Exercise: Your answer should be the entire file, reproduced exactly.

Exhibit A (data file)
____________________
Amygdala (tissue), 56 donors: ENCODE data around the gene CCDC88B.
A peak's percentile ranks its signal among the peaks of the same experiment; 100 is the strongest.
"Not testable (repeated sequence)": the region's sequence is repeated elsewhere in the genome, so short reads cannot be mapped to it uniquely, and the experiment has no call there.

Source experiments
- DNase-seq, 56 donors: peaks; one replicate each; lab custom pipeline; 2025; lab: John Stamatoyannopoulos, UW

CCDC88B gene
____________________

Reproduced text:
Amygdala (tissue), 56 donors: ENCODE data around the gene CCDC88B.
A peak's percentile ranks its signal among the peaks of the same experiment; 100 is the strongest.
"Not testable (repeated sequence)": the region's sequence is repeated elsewhere in the genome, so short reads cannot be mapped to it uniquely, and the experiment has no call there.

Source experiments
- DNase-seq, 56 donors: peaks; one replicate each; lab custom pipeline; 2025; lab: John Stamatoyannopoulos, UW

CCDC88B gene